A lot has been made of the weakness of Christensen's performance as Anakin here, although that's obviously tied to the clumsy dialogue. Given that Lucas has admitted that dialogue was a weakness of his, I don't understand why he didn't seek collaborators on these films. In any event, the performances aren't memorable from anyone. Ewan McGregor is obviously phoning it in as Obi-Wan, and he could scarcely come across as more uninterested in the motions of CGI action and exposition-laden dialogue that he goes through, although that's completely understandable. Ian McDiarmid completely hams it up as Palpatine, but again a large amount of this is due to the flawed dialogue. Palpatine goes from being a reasonably believable manipulator in the other two Prequels to being someone completely, obviously evil in this who makes no attempt whatsoever to disguise his malevolence from those around him, making his subjugation of Anakin very difficult to believe and dependent on Anakin being a complete moron. What this film needed to do, I would argue, is not make Anakin into such an overtly furious character who is drawn to the Dark Side through what largely amounts to anxiety, but rather to realise him as an embittered, power-hungry cynic who sees service to Palpatine as a vehicle for his own ambition. This only emerges as a single piece of throwaway dialogue in the film when he suggests to Padmé, as he does to Luke, that the Emperor may be overthrown. The transformation is unsatisfying and at no point do we see Anakin metamorphose from a fundamentally good Jedi and friend of Obi-Wan to becoming the character we see in Star Wars of 1977.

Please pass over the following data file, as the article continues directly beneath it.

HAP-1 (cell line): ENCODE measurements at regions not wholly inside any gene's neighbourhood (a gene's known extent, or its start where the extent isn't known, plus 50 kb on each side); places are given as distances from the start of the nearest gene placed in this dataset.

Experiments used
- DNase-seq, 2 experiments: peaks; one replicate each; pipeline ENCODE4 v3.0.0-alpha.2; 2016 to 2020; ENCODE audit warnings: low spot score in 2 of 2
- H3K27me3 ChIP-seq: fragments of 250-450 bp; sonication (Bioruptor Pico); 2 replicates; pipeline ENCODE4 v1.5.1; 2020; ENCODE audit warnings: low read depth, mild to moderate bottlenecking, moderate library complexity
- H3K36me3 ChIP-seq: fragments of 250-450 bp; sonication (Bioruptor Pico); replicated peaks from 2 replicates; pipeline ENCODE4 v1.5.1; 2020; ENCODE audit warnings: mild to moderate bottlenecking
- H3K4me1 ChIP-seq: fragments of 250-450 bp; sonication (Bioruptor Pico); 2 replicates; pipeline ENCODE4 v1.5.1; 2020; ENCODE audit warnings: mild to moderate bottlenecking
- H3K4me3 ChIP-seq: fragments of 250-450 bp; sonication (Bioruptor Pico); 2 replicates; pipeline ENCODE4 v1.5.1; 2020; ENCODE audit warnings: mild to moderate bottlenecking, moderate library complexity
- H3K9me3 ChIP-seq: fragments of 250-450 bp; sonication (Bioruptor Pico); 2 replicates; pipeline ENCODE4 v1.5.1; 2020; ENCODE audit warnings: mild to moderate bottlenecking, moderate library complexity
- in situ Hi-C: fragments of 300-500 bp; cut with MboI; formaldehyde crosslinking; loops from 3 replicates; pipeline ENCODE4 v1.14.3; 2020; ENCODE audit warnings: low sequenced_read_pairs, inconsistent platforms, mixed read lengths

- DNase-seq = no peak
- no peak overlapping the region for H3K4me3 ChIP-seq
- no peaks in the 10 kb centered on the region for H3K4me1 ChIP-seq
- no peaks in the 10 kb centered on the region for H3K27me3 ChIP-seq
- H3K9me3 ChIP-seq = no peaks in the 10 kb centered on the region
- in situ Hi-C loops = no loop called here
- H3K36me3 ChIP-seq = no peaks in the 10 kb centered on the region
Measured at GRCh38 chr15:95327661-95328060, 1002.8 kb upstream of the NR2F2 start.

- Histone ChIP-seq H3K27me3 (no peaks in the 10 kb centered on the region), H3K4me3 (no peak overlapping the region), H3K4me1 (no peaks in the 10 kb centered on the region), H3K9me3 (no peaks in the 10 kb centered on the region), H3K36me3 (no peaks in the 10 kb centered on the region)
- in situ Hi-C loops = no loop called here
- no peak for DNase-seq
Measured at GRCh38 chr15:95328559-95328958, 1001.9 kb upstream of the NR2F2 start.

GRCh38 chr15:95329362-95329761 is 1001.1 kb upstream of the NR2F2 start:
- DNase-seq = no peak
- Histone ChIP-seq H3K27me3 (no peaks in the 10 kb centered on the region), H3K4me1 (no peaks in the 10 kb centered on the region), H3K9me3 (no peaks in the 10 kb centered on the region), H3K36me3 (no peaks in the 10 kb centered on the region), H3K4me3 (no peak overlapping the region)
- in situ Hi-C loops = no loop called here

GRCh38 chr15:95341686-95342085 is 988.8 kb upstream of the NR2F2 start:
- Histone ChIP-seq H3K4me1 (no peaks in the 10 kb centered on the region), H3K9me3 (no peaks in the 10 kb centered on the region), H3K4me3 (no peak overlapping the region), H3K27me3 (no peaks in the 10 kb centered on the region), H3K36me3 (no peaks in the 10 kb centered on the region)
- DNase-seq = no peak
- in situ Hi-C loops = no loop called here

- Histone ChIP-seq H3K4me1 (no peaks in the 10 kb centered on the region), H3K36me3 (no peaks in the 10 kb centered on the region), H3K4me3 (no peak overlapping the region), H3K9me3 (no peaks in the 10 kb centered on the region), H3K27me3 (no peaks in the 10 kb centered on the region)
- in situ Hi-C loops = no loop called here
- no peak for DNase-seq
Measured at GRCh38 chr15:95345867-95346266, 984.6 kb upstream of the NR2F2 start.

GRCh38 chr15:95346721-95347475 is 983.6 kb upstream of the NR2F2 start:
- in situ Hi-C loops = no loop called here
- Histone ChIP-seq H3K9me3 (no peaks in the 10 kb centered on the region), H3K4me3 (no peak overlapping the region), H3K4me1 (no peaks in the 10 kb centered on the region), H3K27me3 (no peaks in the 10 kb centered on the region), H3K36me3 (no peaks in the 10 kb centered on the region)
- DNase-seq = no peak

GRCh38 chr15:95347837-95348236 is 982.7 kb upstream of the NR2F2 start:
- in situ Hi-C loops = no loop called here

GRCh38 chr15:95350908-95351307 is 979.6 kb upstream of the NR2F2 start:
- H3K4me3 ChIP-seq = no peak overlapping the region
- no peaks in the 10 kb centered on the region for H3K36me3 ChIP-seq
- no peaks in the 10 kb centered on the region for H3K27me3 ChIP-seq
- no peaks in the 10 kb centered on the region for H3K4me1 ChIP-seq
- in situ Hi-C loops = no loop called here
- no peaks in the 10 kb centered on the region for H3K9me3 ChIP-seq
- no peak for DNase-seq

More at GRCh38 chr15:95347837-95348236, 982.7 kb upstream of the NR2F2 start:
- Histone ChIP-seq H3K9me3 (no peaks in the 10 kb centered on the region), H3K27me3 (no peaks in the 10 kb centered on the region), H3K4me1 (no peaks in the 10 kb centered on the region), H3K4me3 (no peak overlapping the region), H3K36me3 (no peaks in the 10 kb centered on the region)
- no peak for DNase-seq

Those are more or less common complaints. I have two others, however. The first of these is the relentlessness of the CGI. Revenge of the Sith is an entirely fake-looking assault on the senses from the opening battle above Coruscant to the final duel on Mustafar. The film is so visually noisy, full of overly crisp-looking computer generated ships, environs, soldiers and creatures that it looks more like a sequence of mid-2000s video game cutscenes strung together than a film, and visually would probably have worked more effectively as pure animation rather than what I believe was an almost entirely green screen based production with almost no sets whatsoever. The action, which primarily involves incoherent laser blasting battles and shots of Jedi bashing away endlessly at each other's lightsabers, is so excessive and fake that it is not remotely exciting or suspenseful; rather it is boring and weightless with no sense of reality. This is particularly bad in this film compared to the other Prequels, where almost every surface and texture in the film is a bright, hyper-realistically crisp computer generated polygon that simply does not look real. As such it's unconvincing and mind-numbing: at no point can I believe, even compared to the other Prequels, that these are things that are meant on some level to be actually happening, and they make the chasm between the Prequels and the Originals even more pronounced. Simply put, almost nothing in the film looks real, and this is a serious problem. Some people have more of a tolerance or less of an eye for CGI, but I can certainly detect it here and it really affects the experience for me.